Writes Rosenthal: "The Marlins, sources said, are engaged with three clubs, believed to be the San Francisco Giants, St. Louis Cardinals and Boston Red Sox. Three other unidentified clubs are on the periphery, capable of entering the mix. Those clubs, however, risk losing out if they do not turn more aggressive, sources said—and it’s not out of the question that Stanton’s appeal might persuade one or more of them to jump in."

    What does this mean?

    One way to look at it is that if the Red Sox are continuing to pursue Stanton in some form or fashion that would suggest the slugger has shown at least some semblance of interest in coming to Boston. If he didn't then why would the Marlins waste Dave Dombrowski's time? The same goes for both St. Louis and San Francisco, neither of which were seen as locks to get approval from the outfielder.

    The Marlins were taking the approach of fielding interest from all clubs before diving into the weeds of Stanton's desires. But, again, why would the conversations continue if there was any suggestion that Stanton would veto a potential trade?

    Another interesting note in Rosenthal's piece is the notion that teams might look at Stanton's right to opt-out after the 2020 season as a benefit, not a negative. If the 28-year-old does choose to take the free agent route after three seasons, the team acquiring him this offseason would be saving $208 million.

    What isn't clear is what it will take to get Stanton, with multiple general managers telling at the recent GM meetings the belief was that if a club was willing to take on the majority of what is left on the outfielder's contract (10 years, $295 million), an overwhelming package of talent wouldn't have to be included. This might be the Red Sox' best bet considering the lack of high-end minor-leaguers left in their farm system. (To read more about that, click here.)

    While you are waiting for more news about a possible Stanton trade, gives us an idea of how the slugger's swing might translate to Fenway Park:

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    Kim Klement/USA Today Sports

    Giancarlo Stanton's agent: Red Sox never made an offer

    December 11, 2017

    BUENA VISTA, Fla. -- Well, this was an interesting turn.

    While everyone was wondering why Giancarlo Stanton didn't put the Red Sox on his list of preferred teams to land with, it appears the point was moot. Speaking at the MLB winter meetings, Stanton's agent, Joel Wolfe, said that Boston never showed interest in acquiring the outfielder.

    "Boston was never presented to us as an option," Wolfe said after his client was introduced as the newest New York Yankee. "To my knowledge, Boston never had any interest in him. Not that they don't love him as a player, but they never tried to make a deal with the Marlins."

    When asked if he was surprised the Red Sox didn't make a play for Stanton, Wolfe said he wasn't, citing the trio of Mookie Betts, Jackie Bradley Jr. and Andrew Benintendi.

    Also of note was Wolfe's assertion that the Red Sox told him they were heading in another direction this offseason in regards to what was being pursued.

    "We were told at the GM meetings they were looking for pitching and other areas," said Wolfe, who added, "It just didn't look like it was going to be a priority. They were prioritizing pitching."

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    Kim Klement/USA Today Sports

    Dave Dombrowski details pursuit of Giancarlo Stanton

    December 11, 2017

    BUENA VISTA, Fla. -- Two hours after Giancarlo Stanton's agent, Joel Wolfe, said the Red Sox never showed any interest in his client, while also suggesting Dave Dombrowski said his team was prioritizing pitching, the Sox' president of baseball operations told a different story.

    Meeting with the local media at the MLB winter meetings Monday, Dombrowski explained the timeline as to the conversations he had with the Marlins regarding Stanton, starting with talks held at the GM meetings in mid-November.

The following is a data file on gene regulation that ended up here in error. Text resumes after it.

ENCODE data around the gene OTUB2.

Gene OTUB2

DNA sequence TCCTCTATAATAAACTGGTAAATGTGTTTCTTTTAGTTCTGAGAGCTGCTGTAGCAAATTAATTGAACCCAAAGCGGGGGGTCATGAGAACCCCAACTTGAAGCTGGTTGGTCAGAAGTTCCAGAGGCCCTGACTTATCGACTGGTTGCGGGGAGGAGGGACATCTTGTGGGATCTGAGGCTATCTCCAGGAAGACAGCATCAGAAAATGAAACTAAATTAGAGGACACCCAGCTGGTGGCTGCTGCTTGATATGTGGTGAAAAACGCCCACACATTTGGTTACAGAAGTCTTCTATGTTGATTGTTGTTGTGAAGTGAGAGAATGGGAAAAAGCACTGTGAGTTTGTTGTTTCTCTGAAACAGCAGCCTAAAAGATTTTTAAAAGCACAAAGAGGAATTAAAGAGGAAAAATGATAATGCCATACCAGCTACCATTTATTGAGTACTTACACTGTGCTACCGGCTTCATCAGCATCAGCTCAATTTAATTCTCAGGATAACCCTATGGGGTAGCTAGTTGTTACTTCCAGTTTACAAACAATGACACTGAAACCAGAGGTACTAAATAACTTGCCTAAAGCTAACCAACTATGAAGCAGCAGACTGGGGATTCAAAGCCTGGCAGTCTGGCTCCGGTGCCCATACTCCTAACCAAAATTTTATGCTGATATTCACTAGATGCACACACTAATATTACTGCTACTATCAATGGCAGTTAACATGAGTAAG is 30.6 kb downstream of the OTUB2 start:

"The early asks for him were not things that we were interested in," he said. "And then as time went on at the end, there were no conversations based upon … he was traded. I had a pulse, they had a deal done with St. Louis, they had a deal done with San Francisco. At that point, when I reached out, they were in the midst of dealing with the Yankees at that point, but no, we never told them we were prioritizing pitching overall."

    Dombrowski noted that his most recent conversation with Marlins GM Michael Hill came last week, "but he was in the midst of the Yankee deal at that point."

    The Red Sox' president later added, "We were not on  his immediate list (of preferred teams to be dealt to). We called at the end. We were not on his list. So they were going somewhere else. Yeah, we did all our homework on Stanton. I had a long conversation – in fact, some of you guys saw me talking to Mike Hill during the General Managers’ meetings standing out there. I had a long conversation. I knew exactly where everything was, what they were looking for, dollars that were involved. It’s just not where we were at that particular time. And you have to remember that the guys they got from St. Louis or San Francisco at those particular times might have been a little better than what they ended up getting in their own minds. And then they switched off and at that point, he had given them the four clubs that he would go to and we weren’t one of the four."

    As for the assertion made by Wolfe that the Red Sox had suggested pitching, not finding a bat, was their priority this offseason, Dombrowski flatly refuted the idea.

    "No, and I never said that to him. I might have said we were looking at relief pitching. But no, I never said … we’re not prioritizing pitching," he noted. "I think that their basic conversations with us, they looked at our outfield and thought they probably weren’t a fit with our ballclub, which, based on that, we’re looking for a middle of the order bat. That hasn’t changed. First base or DH."

    Dombrowski did say that the completion of the Stanton deal with the Yankees, which was announced at the Dolphin Hotel and Resort Monday, didn't alter the Sox' plans.

    "I woke up Saturday morning with little rumors Friday night, it didn’t like make my day that he went to the Yankees by any means," he said. "He’s a heck of a player. I don’t think it can change what we do because we’re already trying to be the best club we possibly can. When you’re in a club like we are in our position, you’re in a spot where you’re not only trying to beat the clubs in your own division, but the best club in the league and the best club overall. We’re already trying to do that. I don’t think it changes what we’re trying to do. It’s just some things that we’re trying to accomplish. I’m in a spot where we’ve used the Golden State name back and forth. They’ve got a heck of a club, but we’ve got a good club too. There’s quite a few months before the season starts and I think our club will continue to try to get better. But it doesn’t really change it in the sense that we’re already trying to get better and do the best we possibly can. They already had a good club and I know he makes them better."

    Dombrowski also shot down a report from earlier Monday that the Red Sox were shopping Jackie Bradley Jr.

    "I don't know where those rumors started, but they're not accurate," he said. "I can say we have interest in our players and people have asked about our players, often. But I would say we're very happy with our outfield. Could we do anything? I can't say we can't do anything with any of our players. But we like our outfield."